Fashion brands still succumbing to the high-priced artsy film
Fashion brands continue to blow money on artsy short films that have little to no payoff.
Luxury brands, in particular, have shown an increasing fondness for the medium in the last few years. To wit, the last 12 months have seen film debuts by brands including Gucci, Kenzo, Miu Miu, Gareth Pugh and Louis Vuitton.
Spending between $500,000 and $1 million on production that takes anywhere from one to four months, these films usually feature multiple locations, numerous celebrities and models, a big-name director and complicated visual effects.
That’s a significant investment for an endeavor that offers pretty vague results.
Views are typically modest at best; usually posted on YouTube and embedded onto the brand’s respective websites, their average reach is in the mid-to-low thousands.
Kenzo scored a rare 9 million views last August for “My Mutant Brain,” ostensibly an advertisement for its Kenzo World perfume. In the short, actress Margaret Qualley dances around wildly in a decadent hotel for three full minutes before the perfume is even mentioned.
The latest Gucci video — shot by the famed director Glen Luchford for the brand’s fall/winter 2017 campaign — comes in far behind that, with 927,000 views. Although it’s alluring for its old-school, “Star Trek”-inspired ambiance, it’s not necessarily a driver-to-purchase.
“I loved [the Gucci] video, but the products came off costume-y, rather than current,” said one department store buyer, speaking under the condition of anonymity. “I’ve never seen a customer in the store looking for something they saw in one of these films.” The retailer hasn’t increased internal spend on featured products, either, she said.
The other videos released this year trailed far behind in terms of popularity: Louis Vuitton’s has 277,000 views, Gareth Pugh’s has 50,000, and Miu Miu’s has 6,500.
Though they range in length — usually between one and 10 minutes — most of these films share an eccentric, artful vibe that’s less about blatant consumerism than your average commercial. Themes this year have included alien invasions (Gucci), disfigured bodies (Gareth Pugh) and tree-inspired dance moves (Kenzo).
When Kenzo debuted another film directed by Natasha Lyonne earlier this month, titled “Cabiria, Charity, Chastity,” its cast — including Maya Rudolph, Macaulay Culkin, and Fred Armisen — proved far more memorable than the clothes themselves. They were also the central discussion point in all press.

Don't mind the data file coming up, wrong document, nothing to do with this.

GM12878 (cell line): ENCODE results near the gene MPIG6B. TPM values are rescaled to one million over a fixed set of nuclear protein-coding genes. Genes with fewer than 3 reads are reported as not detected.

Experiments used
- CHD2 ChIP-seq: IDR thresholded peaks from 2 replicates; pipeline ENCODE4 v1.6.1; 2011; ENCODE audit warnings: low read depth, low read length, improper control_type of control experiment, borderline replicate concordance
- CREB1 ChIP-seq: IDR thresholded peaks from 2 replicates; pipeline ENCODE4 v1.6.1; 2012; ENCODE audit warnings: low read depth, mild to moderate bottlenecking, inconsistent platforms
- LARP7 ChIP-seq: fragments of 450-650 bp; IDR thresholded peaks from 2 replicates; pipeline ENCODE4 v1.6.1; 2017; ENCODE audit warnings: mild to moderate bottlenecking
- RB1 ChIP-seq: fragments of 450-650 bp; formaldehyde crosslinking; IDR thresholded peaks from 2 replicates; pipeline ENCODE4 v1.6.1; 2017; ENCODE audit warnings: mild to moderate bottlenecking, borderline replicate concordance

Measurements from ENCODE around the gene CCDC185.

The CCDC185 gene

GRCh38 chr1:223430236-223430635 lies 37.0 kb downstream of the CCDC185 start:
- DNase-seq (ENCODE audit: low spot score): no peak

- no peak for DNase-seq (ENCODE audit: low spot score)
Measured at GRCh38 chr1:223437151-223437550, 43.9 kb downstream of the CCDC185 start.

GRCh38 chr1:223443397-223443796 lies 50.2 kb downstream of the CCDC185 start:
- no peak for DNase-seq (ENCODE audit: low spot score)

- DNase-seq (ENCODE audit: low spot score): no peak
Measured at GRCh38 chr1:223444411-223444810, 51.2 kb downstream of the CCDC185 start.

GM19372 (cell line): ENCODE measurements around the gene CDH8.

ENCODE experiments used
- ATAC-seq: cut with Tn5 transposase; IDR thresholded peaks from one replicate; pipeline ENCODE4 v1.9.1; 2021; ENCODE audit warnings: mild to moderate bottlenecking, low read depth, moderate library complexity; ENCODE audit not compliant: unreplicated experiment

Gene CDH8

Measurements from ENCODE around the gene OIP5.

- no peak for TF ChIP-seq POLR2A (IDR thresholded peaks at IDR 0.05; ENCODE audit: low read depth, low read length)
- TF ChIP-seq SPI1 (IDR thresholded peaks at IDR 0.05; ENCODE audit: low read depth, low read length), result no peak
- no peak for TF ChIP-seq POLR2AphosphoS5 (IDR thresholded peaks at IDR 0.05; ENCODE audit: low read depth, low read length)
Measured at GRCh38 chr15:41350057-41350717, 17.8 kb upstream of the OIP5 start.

Videos meant to tell a larger story around one elusive item, like perfume — as with the first Kenzo short — may have more resonance for shoppers. “That film was so cool and actually made me want to buy the perfume,” said Casey Kohlberg, a freelance filmmaker who has worked on fashion projects.
“In this case, films can offer a more lasting imprint for a product that would otherwise just be another glass bottle on a screen,” added the aforementioned buyer. “When the focus is on one item, it helps that item stand out.”
But according to Tim Nolan, the chief creative officer at Carrot, the Vice digital agency, these films on the whole are worthwhile, giving brands an outlet for telling their story off the runway. Interpreting that story from a runway show alone can be difficult, he argued, given the audience is left to piece together the sometimes vague relation of a soundtrack, a stage design and a collection.
“It allows the brand to tell their story in the consumer’s actual neighborhood,” he said — and in a way, that’s likely to be more memorable than, say, within one of many editorial spreads or posts on social media. “Film, if used correctly, can be so lifelike and more interactive to the viewer than photography,” agreed Kohlberg.
While all of that may be true, neither memorability nor the accessibility of the medium necessarily translates to sales. Just because a customer’s brand recognition increases doesn’t mean they can afford it, for instance — and in many of these films, it’s unclear what they should be shopping for, anyway.
But as creative director Roxana Zegan pointed out, runway shows don’t make money, either. “You can’t reduce creativity to a marketing proposition,” she said. “If everything is bent on return on investment, we’re going to live in a really boring world.”
She argued that brands should do a better job of using opportunities like films to support younger artists (and more diverse ones, at that), instead of the so-called “Wes Andersons of the world.”
Leaning too much on influencers — as Louis Vuitton did recently, in a film featuring Jaden Smith — can also feel gratuitous. “In that case, it’s just noise and visual pollution,” said Zegan.
More in Marketing
TikTok has officially launched its new e-commerce platform, TikTok Shop, earlier this month on August 1. Using the new e-commerce platform, brands and creators can sell products directly on the platform, potentially creating new revenue streams, and tap into the short-form video platform’s growing popularity.
‘The influencer industry can be really vile’: Confessions of an influencer marketer on the industry’s unfair hiring practices
While the influencer industry might sound exciting and like it’s full of opportunities, one marketer can vouch for the horrific scenarios that still take place behind the scenes.
After a tumultuous 12 months, marketers are getting a clear picture of how they really did during a time of true uncertainty. And, as it turns out, it wasn’t all that bad.
Ad position: web_bfu